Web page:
Light That's how I feel- like the winter-fringed breeze might scoop me up into its wings, fly away with me trapped in its feathered embrace. I am a snowflake. A wisp of eiderdown, liberated from gravity. My body is light. Ephemeral. My head is light. I want to sway beneath the weight of air, dizzy with thought. Light filters through my closed eyelids. The sun, chasing shadows, tells me I'm not afloat in dreams.
The government tells us we need flood control and comes to straighten the creek in our pasture. The engineer on the job tells us the creek is now able to carry off more flood water, but in the process we have lost our old willows where the owl hooted on a winter night and under which the cows switched flies in the noon shade. We lost the little marshy spot where our fringed gentians bloomed.
Life is not mean, it is grand; if it is mean to any, he or she makes it so. God made it glorious. It is paved with diamonds; its banks he fringed with flowers. He overarched it with stars. Around it He spread the glory of the physical universe-suns, moon, worlds, constellations, systems-all that is magnificent in motion, sublime in magnitude, and grand in order and obedience. God would not have attended life with this broad march of grandeur if it did not mean something.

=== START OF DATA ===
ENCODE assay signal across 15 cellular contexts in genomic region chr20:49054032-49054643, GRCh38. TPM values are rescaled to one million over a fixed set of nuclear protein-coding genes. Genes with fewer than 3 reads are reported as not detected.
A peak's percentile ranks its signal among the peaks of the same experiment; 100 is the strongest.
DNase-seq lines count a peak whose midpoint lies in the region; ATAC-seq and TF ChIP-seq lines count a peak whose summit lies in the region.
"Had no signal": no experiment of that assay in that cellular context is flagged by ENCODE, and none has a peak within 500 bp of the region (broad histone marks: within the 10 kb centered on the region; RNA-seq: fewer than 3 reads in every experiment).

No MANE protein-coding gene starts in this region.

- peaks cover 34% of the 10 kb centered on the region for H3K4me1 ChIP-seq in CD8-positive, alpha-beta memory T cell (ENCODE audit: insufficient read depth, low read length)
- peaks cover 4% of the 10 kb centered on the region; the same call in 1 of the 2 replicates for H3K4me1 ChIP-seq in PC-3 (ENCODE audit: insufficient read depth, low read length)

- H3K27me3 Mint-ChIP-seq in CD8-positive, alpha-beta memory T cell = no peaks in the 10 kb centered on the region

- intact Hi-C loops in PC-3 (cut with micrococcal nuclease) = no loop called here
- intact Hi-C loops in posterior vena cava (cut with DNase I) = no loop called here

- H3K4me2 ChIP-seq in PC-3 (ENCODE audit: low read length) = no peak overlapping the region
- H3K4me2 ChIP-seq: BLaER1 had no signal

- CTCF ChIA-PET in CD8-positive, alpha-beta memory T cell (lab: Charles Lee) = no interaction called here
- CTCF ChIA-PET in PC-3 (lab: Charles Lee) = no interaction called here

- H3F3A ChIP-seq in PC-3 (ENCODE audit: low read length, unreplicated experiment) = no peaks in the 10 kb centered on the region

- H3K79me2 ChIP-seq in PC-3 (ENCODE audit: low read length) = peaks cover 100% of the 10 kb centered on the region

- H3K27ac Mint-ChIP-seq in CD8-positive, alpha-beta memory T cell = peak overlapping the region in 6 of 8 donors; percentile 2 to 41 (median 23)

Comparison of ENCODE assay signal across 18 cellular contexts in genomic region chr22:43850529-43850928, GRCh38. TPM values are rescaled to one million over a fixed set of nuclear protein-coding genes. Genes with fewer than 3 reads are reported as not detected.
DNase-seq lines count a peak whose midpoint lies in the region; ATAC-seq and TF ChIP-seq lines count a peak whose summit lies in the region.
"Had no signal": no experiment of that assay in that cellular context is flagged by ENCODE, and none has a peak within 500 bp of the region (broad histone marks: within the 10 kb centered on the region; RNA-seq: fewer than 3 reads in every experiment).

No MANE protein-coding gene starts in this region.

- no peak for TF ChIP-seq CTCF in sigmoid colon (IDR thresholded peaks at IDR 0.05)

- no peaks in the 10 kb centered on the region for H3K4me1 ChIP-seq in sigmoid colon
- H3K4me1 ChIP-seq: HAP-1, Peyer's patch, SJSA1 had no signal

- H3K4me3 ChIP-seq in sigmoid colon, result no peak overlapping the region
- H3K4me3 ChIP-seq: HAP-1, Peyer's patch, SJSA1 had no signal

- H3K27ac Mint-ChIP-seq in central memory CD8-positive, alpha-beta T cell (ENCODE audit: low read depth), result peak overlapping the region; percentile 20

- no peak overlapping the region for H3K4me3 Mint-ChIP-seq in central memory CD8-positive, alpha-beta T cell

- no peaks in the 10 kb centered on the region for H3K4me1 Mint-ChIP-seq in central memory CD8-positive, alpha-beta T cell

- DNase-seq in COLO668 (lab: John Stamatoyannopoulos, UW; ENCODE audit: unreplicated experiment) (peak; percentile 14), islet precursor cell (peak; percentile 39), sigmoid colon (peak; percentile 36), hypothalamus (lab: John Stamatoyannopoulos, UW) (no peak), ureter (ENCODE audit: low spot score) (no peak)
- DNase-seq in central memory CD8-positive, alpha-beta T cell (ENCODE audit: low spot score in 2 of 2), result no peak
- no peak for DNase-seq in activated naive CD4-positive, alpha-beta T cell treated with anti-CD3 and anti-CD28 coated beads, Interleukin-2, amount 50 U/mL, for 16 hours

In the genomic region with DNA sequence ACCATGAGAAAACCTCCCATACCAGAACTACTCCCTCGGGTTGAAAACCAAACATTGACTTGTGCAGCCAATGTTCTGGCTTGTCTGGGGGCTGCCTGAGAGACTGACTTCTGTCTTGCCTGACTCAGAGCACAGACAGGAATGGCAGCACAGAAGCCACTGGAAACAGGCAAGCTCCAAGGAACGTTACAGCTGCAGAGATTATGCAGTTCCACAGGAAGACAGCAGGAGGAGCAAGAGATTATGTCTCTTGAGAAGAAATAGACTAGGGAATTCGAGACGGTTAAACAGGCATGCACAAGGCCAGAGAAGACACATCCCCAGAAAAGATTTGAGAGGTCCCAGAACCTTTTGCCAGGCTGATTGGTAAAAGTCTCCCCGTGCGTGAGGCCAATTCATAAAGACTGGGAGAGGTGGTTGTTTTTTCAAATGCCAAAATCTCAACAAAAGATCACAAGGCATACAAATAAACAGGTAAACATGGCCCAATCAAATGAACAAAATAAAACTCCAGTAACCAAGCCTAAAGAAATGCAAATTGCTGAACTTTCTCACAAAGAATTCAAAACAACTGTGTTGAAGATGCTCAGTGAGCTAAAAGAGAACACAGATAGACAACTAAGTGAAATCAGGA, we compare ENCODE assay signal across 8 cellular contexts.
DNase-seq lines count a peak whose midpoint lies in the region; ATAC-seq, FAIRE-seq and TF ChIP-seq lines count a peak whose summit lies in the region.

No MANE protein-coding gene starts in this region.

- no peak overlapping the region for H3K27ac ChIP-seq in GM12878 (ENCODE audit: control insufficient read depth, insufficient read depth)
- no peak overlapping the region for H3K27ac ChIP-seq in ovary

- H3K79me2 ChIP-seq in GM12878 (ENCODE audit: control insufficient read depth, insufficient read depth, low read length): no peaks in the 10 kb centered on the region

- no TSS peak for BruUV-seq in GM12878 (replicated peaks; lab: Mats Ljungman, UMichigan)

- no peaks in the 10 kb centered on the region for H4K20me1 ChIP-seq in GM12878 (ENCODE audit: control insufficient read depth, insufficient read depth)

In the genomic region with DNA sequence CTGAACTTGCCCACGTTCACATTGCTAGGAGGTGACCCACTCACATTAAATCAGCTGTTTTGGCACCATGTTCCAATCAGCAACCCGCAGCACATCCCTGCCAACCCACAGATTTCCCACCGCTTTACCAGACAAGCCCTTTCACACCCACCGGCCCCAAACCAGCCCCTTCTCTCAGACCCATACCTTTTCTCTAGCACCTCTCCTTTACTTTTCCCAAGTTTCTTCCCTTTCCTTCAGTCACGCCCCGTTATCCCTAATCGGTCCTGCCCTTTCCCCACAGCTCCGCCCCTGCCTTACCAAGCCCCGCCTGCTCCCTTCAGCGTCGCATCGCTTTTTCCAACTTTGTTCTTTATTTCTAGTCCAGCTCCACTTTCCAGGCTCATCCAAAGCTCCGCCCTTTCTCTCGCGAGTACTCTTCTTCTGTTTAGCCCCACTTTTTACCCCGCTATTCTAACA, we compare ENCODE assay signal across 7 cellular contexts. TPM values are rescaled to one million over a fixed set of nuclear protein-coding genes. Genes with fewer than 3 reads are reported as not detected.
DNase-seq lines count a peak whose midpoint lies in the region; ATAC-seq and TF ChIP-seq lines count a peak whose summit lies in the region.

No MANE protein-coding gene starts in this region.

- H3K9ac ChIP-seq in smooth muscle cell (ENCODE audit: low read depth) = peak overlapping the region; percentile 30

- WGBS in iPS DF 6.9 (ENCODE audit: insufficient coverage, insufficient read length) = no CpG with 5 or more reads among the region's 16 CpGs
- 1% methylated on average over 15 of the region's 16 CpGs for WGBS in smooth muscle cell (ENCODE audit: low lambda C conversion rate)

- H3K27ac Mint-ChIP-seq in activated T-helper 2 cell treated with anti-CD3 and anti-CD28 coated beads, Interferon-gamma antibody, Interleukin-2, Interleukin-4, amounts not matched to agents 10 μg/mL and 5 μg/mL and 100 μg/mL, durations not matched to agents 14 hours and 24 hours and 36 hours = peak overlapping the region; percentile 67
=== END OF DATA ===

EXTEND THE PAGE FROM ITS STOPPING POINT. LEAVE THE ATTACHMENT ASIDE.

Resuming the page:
Orison Swett Marden
Her ears, lightly fringed with white that looked silver, lifted and moved, back, forward, listening and sensing. Her face turned, slightly, after each new sensation, alert. Her tail moved, in another dimension, as if its tip was catching messages her other organs could not. She sat poised, air-light, looking, hearing, feeling, smelling, breathing, with all of her, fur, whiskers, ears - everything, in delicate vibration.
As a thinker I keep discovering that beauty itself is as much a fact, and a mystery...I consider nature's facts -- its beautiful and grotesque forms and events -- in terms of the import to thought and their impetus to the spirit. In nature I find grace tangled in a rapture with violence; I find an intricate landscape whose forms are fringed in death; I find mystery, newness, and a kind of exuberant, spendthrift energy.
Then her eyes narrowed. The sun was spilling in the window behind her and Dageus's eyes were golden, dappled with darker flecks. Smoky and sensual, fringed by thick dark lashes, but gold nonetheless. "What is with your eyes?" she exclaimed. "Is it part of being a Druid?" "What color are they?" he asked warily. "Gold." He flashed her another unguarded smile. It was like basking in the sun, she thought, tracing her fingers over his beard-shadowed jaw, smiling helplessly back.
Karen Marie Moning
Seek to make life henceforth a consecrated thing; that so, when the sunset is nearing, with its murky vapors and lowering skies, the very clouds of sorrow may be fringed with golden light. Thus will the song in the house of your pilgrimage be always the truest harmony. It will be composed of no jarring, discordant notes; but with all its varied tones will form one sustained, life-long melody; dropped for a moment in death, only to be resumed with the angels, and blended with the everlasting cadences of your Father's house.